This time, we called the cops, and when they came we just watched—we
have been here before and we know 2-6-7 and 4-15 will get him 10-15.
His eyes are escape caves torchlit by his 2-6-7 of choice: crystal
Finally, he’s in the back of the cop car, hands in handcuffs shiny and
shaped like infinity.
Now that he’s 10-15, he’s kicking at the doors and security screen, a 2-6-7
fiend saying, I got desires that burn and make me wanna 4-15.
His tongue is flashing around his mouth like a world’s fair Ferris wheel—
but he’s no Geronimo, Geronimo would find a way out instead of
giving in so easily.
The year we moved off / the reservation /
a / white / boy up the street gave me a green trash bag
fat with corduroys, bright collared shirts
& a two piece / Tonto / costume
turquoise thunderbird on the chest
shirt & pants
the color of my grandmother’s skin / reddish brown /
my mother’s skin / brown-redskin /
My mother’s boyfriend laughed
said now I was a / fake / Indian
look-it her now yer / In-din / girl is a / fake In-din
My first Halloween off / the reservation /
/ white / Jeremiah told all his / white /friends
that I was wearing his old costume
/ A hand-me-down? /
I looked at my hands
All them / whites / laughed at me
/ called me half-breed /
threw Tootsie Rolls at / the half-breed / me
Later / darker / in the night
at / white / Jeremiah’s front door / tricker treat /
I made a / good / little Injun his father said
now don’t you make a / good / little Injun
He gave me a Tootsie Roll
More night came / darker /darker /
Mothers gather their / white / kids from the dark
My / dark / mother gathered / empty / cans
while I waited to gather my / white / kid
I wated to gather / white / Jeremiah
He was / the skeleton / walking past my house
a glowing skull and ribs
I ran & tackled his / white / bones / in the street
His candy spilled out / like a million pinto beans /
Asphalt tore my / brown-red-skin / knees
I hit him harder and harder / whiter / and harder
He cried for his momma
I put my fist-me-downs / again and again and down /
He cried / for that white / She came running
She swung me off him
dug nails into my wrist
pulled me to my front door
yelled at her / white / kid to go wait at home
go wait at home Jeremiah, Momma will take care of this
She was ready / to take care of this /
to pound on my door / but no tricker treat /
My door was already open
and before that white could speak or knock
/ or put her hands down on my door /
my mother told her to take her hands off of me
taker / fuck-king / hands off my girl
My mother stepped / or fell / toward that white /
I don’t remember what happened next
I don’t remember that / white / momma leaving
/ but I know she did /
My mother’s boyfriend said
well / Kemosabe / you ruined your costume
wull / Ke-mo-sa-be / you fuckt up yer costume
My first Halloween
off / the reservation /
my mother said / maybe / next year
you can be a little Tinker Bell / or something /
now go git that / white / boy’s can-dee
-–iss-in the road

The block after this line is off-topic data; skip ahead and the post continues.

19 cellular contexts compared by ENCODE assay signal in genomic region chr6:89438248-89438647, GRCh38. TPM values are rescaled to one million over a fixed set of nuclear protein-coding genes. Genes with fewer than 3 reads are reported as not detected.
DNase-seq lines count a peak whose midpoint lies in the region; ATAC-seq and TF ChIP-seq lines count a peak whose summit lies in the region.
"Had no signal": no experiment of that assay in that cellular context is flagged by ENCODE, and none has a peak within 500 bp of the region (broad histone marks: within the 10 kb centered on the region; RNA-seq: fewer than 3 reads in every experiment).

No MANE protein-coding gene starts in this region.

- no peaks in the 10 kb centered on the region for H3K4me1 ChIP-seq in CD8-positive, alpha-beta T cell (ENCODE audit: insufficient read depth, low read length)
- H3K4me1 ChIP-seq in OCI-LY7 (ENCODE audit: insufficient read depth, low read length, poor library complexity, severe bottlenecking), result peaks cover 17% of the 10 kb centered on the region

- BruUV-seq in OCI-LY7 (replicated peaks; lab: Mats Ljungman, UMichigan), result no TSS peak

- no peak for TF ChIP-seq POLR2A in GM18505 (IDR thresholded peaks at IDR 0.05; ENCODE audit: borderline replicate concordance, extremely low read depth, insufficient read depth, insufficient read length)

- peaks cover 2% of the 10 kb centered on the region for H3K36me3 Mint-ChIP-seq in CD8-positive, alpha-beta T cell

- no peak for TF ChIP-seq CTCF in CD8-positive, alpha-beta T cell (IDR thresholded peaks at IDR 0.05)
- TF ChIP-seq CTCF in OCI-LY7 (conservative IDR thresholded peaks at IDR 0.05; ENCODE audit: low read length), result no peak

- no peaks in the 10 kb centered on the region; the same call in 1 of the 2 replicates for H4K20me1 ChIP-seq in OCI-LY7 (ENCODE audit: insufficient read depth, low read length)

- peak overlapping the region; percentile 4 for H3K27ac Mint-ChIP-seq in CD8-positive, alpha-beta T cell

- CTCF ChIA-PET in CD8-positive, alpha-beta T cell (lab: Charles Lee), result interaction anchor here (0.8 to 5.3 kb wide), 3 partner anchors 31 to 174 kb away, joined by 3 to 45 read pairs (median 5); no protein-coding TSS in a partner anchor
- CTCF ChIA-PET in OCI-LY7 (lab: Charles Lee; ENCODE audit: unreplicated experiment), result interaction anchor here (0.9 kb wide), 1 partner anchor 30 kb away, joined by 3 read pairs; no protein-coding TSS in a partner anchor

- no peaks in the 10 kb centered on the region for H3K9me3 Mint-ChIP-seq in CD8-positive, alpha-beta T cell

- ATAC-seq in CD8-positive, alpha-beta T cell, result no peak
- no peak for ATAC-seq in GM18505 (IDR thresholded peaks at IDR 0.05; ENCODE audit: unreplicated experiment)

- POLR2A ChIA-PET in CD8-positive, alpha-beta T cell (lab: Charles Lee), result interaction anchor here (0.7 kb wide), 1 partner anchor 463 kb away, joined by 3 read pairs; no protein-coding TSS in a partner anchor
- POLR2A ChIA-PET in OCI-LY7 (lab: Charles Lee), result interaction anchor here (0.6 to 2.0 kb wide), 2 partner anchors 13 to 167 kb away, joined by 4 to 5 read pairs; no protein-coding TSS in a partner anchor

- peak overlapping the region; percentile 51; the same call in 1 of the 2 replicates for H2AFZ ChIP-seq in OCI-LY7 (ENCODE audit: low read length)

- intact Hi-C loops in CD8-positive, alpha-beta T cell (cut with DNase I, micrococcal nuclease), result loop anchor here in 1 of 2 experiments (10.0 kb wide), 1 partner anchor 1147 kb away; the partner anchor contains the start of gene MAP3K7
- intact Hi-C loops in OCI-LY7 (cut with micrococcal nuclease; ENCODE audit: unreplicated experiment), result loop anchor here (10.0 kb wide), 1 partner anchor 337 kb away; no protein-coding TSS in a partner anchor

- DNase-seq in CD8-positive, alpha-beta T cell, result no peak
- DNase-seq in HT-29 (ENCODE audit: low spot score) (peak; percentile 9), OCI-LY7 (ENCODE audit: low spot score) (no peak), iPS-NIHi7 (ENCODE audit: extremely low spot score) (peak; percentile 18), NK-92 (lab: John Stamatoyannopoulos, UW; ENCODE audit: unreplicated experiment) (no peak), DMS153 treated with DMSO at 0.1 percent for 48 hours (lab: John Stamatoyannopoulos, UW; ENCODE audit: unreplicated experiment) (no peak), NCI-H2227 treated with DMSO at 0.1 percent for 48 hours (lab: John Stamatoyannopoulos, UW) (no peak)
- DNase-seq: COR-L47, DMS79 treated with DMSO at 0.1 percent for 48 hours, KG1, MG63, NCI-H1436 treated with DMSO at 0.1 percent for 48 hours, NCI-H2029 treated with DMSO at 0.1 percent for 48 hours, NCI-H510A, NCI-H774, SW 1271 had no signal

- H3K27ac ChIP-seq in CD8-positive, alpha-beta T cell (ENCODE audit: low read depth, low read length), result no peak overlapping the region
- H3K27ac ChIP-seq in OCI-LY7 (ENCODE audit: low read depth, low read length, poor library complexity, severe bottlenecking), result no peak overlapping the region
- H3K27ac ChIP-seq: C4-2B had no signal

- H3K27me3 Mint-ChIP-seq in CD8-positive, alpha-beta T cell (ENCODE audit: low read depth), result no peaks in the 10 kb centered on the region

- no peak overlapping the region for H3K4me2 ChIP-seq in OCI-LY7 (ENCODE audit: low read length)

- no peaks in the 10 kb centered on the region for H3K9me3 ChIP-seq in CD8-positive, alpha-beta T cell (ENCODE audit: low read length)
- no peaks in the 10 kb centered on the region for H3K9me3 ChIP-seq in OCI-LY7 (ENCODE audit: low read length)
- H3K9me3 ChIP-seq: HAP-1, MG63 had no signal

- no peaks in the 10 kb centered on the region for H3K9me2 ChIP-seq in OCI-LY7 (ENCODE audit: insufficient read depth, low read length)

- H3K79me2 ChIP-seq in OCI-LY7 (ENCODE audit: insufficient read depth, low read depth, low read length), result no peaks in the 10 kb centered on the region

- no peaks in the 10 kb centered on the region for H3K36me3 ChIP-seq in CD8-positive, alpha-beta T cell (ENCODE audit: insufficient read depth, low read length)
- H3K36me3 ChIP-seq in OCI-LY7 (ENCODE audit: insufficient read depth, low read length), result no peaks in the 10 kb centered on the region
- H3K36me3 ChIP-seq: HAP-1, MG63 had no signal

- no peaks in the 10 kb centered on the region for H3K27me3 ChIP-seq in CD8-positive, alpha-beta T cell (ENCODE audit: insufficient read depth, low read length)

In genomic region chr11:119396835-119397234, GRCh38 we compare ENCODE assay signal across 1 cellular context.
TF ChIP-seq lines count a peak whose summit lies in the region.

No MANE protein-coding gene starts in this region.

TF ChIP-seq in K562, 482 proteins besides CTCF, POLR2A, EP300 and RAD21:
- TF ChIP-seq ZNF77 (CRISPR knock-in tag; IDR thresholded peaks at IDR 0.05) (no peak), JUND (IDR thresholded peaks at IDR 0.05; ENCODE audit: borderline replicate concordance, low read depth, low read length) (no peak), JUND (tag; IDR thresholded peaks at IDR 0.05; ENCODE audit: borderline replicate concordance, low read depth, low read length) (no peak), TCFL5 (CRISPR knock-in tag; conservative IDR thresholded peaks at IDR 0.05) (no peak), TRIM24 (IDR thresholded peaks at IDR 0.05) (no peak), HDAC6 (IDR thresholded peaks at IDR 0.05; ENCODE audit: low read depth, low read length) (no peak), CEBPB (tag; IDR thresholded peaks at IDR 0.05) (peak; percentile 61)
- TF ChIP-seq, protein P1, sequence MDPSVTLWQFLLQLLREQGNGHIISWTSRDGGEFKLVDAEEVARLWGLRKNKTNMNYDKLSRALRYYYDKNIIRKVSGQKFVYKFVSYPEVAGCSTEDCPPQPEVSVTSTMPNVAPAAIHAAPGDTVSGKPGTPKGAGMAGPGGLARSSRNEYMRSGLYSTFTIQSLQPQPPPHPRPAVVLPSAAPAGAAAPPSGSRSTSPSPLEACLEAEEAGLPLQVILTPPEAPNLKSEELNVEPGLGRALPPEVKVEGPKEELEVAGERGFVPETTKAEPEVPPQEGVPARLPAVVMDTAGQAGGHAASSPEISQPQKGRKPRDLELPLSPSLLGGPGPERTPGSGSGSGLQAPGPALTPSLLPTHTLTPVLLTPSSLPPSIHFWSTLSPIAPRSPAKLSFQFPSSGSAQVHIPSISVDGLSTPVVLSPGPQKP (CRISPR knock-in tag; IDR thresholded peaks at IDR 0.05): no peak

A Woman with No Legs
for Lona Barrackman
Plays solitaire on TV trays with decks of old casino cards Trades
her clothes for faded nightgowns long & loose like ghosts Drinks
water & Diet Coke from blue cups with plastic bendy straws Bathes
twice a week Is dropped to the green tiles of her HUD home while
her daughters try to change her sheets & a child watches through
a crack in the door Doesn’t attend church services cakewalks or
Indian Days parades Slides her old shoes under the legs of wooden
tables & chairs Lives years & years in beds & wheelchairs stamped
“Needless Hospital” in white stencil Dreams of playing kick-the-
can in asphalt cul-de-sacs below the brown hum of streetlights about
to burn out Asks her great-grandchildren to race from one end of
her room to the other as fast as they can & the whole time she whoops
Faster! Faster! Can’t remember doing jackknifes or cannonballs
or breaking the surface of the Colorado River Can’t forget being
locked in closets at the old Indian school Still cries telling how
she peed the bed there How the white teacher wrapped her in her
wet sheets & made her stand in the hall all day for the other Indian
kids to see Receives visits from Nazarene preachers Contract
Health & Records nurses & medicine men from Parker who knock
stones & sticks together & spit magic saliva over her Taps out
the two-step rhythm of Bird dances with her fingers Curses in
Mojave some mornings Prays in English most nights Told me
to keep my eyes open for the white man named Diabetes who is out
there somewhere carrying her legs in red biohazard bags tucked
under his arms Asks me to rub her legs which aren’t there so I
pretend by pressing my hands into the empty sheets at the foot of
her bed Feels she’s lost part of her memory the part the legs knew
best like earth Her missing knee caps are bright bones caught in
About Natalie Diaz
Natalie Diaz grew up in the Fort Mojave Indian Village in Needles, California, on the banks of the Colorado River. She is Mojave and an enrolled member of the Gila Indian Community. She attended Old Dominion University on a full athletic scholarship. After playing professional basketball in Austria, Portugal, Spain, Sweden, and Turkey she returned to ODU for an MFA in poetry and fiction. Her publications include Prairie Schooner, Iowa Review, Crab Orchard Review, among others. Her work was selected by Natasha Trethewey for Best New Poets and she has received the Nimrod/Hardman Pablo Neruda Prize for Poetry. She lives in Mohave Valley, Arizona, and directs a language revitalization program at Fort Mojave, her home reservation. There she works with the last Elder speakers of the Mojave language.
(Note: If you’re reading this post in an email and can’t see the PBS videos below, click here to watch Natalie Diaz on the Gwarlingo website.)
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“Why I Hate Raisins,” “Downhill Triolets,” “Hand-Me-Down Halloween,” and “A Woman with No Legs” © Natalie Diaz. All Rights Reserved. These poems appear in When My Brother Was an Aztec (Copper Canyon Press, 2012) and were reprinted with permission from the author and Copper Canyon Press. Videos courtesy the PBS NewsHour.